I love playing puzzle games with my wife.
We are still playing Filament together, and we have learned a lot about each other. Things that we knew we loved going in, as well as some annoyances.
There are those moments in puzzle games of transference. I’m not talking about the falling-in-love-with-your-analyst kind of transference. But rather I’m talking about making real connections, real learning.
Okay so one of the core tenets of the game is wrapping string around pillars. In the game, you have a character that guides a string along, but he (or she) can only fit in certain spaces if your string does not block the way to another pillar.
This idea is all about making sustainable connections.
Making friends with toxic people is no fun. There is hardly any chance for the conversational nature of reality to open up, for you both to grow and learn from one another. Instead, much of the friendship is used for putting out fires. It’s an unsustainable connection.
It is not just playing Filament with Claire that has opened up new ways to think of making connections, but it is the lessons from playing itself. And I am starting to see that this is the way of everything. That not only is this nature of experience something that you interact with, it is something that your brain takes with you and applies to new situations. We are always, all the time, taking our identity for the ride.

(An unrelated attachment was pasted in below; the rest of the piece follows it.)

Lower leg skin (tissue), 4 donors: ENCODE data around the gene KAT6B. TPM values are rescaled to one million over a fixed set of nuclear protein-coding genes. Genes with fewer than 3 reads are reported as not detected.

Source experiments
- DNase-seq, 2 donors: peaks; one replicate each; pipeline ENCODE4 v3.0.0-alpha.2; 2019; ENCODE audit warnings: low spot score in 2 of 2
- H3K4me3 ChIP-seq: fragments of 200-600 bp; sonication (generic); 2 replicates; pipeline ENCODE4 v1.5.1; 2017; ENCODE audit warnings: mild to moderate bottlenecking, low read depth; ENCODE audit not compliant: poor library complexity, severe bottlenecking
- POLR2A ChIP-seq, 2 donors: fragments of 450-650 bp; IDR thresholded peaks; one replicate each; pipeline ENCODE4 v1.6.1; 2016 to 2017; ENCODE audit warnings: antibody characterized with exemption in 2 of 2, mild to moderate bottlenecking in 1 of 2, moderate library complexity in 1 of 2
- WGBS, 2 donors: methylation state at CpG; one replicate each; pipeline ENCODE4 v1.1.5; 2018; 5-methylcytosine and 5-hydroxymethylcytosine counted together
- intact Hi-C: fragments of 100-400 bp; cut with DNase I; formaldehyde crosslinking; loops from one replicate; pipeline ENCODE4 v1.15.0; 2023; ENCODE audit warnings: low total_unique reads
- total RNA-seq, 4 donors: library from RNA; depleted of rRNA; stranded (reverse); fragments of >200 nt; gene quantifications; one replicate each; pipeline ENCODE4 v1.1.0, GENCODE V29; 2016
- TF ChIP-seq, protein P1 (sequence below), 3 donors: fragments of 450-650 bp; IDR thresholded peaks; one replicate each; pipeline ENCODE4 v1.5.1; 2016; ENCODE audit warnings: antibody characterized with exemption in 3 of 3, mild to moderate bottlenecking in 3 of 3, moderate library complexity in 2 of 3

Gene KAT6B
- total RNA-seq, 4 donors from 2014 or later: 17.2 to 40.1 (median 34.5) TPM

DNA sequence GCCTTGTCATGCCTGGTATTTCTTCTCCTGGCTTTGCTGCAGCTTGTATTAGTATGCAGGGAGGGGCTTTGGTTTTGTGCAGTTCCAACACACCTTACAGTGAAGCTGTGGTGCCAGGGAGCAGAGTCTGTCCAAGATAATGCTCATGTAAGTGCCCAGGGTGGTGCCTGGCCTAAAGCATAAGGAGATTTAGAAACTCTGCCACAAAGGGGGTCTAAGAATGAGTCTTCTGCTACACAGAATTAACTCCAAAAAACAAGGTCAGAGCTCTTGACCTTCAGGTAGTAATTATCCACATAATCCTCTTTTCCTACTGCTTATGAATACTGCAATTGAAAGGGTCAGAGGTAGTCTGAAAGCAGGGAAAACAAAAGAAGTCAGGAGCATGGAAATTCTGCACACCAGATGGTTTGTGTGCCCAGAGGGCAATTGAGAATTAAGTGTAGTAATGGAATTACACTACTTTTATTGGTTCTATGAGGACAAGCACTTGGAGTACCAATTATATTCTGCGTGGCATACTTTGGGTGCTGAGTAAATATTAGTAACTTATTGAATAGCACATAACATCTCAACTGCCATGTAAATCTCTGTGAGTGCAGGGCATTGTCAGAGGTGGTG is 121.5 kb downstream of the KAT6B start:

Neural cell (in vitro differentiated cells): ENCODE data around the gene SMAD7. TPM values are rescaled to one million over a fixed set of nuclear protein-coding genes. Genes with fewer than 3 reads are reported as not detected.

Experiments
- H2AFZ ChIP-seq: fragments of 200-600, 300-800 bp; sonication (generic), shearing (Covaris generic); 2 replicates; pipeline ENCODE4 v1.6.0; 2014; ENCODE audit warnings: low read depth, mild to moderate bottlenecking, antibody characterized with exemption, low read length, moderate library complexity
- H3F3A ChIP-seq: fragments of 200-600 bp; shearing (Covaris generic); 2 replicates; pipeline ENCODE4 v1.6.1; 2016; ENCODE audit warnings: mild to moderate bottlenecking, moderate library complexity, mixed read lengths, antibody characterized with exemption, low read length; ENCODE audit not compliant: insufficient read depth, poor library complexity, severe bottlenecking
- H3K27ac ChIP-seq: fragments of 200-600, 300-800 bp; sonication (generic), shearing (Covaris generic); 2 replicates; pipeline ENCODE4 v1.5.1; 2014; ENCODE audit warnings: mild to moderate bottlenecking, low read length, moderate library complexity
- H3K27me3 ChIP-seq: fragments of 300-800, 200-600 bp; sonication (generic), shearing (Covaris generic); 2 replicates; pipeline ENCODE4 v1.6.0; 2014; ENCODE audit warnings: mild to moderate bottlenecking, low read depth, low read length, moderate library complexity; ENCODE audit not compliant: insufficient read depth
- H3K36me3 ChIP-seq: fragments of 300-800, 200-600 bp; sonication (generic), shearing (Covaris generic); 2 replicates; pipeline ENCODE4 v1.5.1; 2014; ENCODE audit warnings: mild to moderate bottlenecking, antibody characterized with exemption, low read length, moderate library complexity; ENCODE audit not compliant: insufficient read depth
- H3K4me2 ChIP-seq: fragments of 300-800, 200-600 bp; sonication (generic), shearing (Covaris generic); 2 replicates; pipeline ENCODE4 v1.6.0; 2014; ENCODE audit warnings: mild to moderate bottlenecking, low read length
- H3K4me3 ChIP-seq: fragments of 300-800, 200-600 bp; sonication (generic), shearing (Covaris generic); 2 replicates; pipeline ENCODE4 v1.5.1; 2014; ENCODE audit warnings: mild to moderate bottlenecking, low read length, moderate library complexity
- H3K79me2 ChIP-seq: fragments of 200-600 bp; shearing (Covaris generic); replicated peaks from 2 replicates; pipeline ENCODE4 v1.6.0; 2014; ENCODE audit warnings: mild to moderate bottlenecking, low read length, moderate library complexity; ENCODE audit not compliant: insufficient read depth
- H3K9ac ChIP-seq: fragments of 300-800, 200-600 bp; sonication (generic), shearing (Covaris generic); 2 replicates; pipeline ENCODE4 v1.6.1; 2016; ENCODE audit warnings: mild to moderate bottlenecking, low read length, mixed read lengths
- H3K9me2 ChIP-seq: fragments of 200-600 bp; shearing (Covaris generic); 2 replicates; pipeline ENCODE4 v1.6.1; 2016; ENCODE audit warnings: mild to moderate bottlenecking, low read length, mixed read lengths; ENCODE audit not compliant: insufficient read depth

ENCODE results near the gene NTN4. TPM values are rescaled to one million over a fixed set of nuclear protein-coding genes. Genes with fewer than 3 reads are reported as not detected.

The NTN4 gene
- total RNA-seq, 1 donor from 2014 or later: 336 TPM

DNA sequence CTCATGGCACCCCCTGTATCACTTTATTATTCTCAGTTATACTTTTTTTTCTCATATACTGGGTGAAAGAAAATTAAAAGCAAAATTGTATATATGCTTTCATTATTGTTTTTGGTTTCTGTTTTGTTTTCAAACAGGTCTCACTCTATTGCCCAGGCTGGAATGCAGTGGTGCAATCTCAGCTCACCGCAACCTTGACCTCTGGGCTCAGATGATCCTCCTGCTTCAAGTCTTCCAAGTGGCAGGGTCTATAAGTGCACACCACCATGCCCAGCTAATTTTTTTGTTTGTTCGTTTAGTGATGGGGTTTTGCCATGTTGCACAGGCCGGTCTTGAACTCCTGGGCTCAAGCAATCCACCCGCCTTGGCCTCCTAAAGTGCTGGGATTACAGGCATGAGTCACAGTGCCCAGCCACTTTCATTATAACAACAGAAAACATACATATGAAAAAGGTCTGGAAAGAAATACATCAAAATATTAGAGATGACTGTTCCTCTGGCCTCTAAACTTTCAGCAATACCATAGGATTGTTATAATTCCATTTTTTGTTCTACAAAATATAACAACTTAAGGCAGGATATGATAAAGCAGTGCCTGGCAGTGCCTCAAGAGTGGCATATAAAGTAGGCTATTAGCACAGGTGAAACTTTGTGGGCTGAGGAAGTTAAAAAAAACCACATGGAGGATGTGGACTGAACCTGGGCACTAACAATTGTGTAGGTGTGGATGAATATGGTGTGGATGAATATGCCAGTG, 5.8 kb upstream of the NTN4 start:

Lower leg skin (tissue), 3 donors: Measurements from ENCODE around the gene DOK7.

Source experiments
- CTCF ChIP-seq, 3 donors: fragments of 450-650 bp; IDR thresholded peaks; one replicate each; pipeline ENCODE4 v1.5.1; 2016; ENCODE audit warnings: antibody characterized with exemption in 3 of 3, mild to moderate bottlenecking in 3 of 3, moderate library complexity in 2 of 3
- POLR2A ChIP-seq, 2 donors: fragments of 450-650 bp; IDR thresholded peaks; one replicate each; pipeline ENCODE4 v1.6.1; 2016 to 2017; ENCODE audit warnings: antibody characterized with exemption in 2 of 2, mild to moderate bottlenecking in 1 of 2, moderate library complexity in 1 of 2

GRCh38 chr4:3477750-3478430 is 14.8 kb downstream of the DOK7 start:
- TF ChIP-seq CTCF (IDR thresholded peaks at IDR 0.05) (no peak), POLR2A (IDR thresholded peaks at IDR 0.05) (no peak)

Get Comfortable With Yourself
I have always felt that we had better begin at an early age to understand ourselves, because we are going to be in this body for a long time. I continue to be amazed at the people who walk down the street, walking the dog while also committed to staring at their phones. Yes, the amount of learning out there is incredible, but also we must be able to step away from the digital world. And going on a walk is the perfect moment!
It seems as though, rather than presenting opportunities for us to reencounter our deepest held beliefs, we simply look for distractions.
This morning, after an interview, and after I meditated, I thought back to last night. In Thomas Metzinger’s book, they have done MRI scans of accomplished monks who have meditated for over 10,000 hours. The results of paying attention are profound:
“Apparently, repeated meditative practice changes the deep structure of consciousness. If meditation is seen as a form of mental training, it turns out that oscillatory synchrony in the gamma range opens just the right time window that would be necessary to promote synaptic change efficiently. To sum up, it would seem that feature-binding occurs when the widely distributed neurons that represent the reflection of light, the surface properties, and the weight of, say, this book start dancing together, firing at the same time.”
In other words, the time dilation that consciousness uses can be remarked upon with meditation. Could meditation, therefore, bring our brain back to our younger selves, and make learning much more palatable?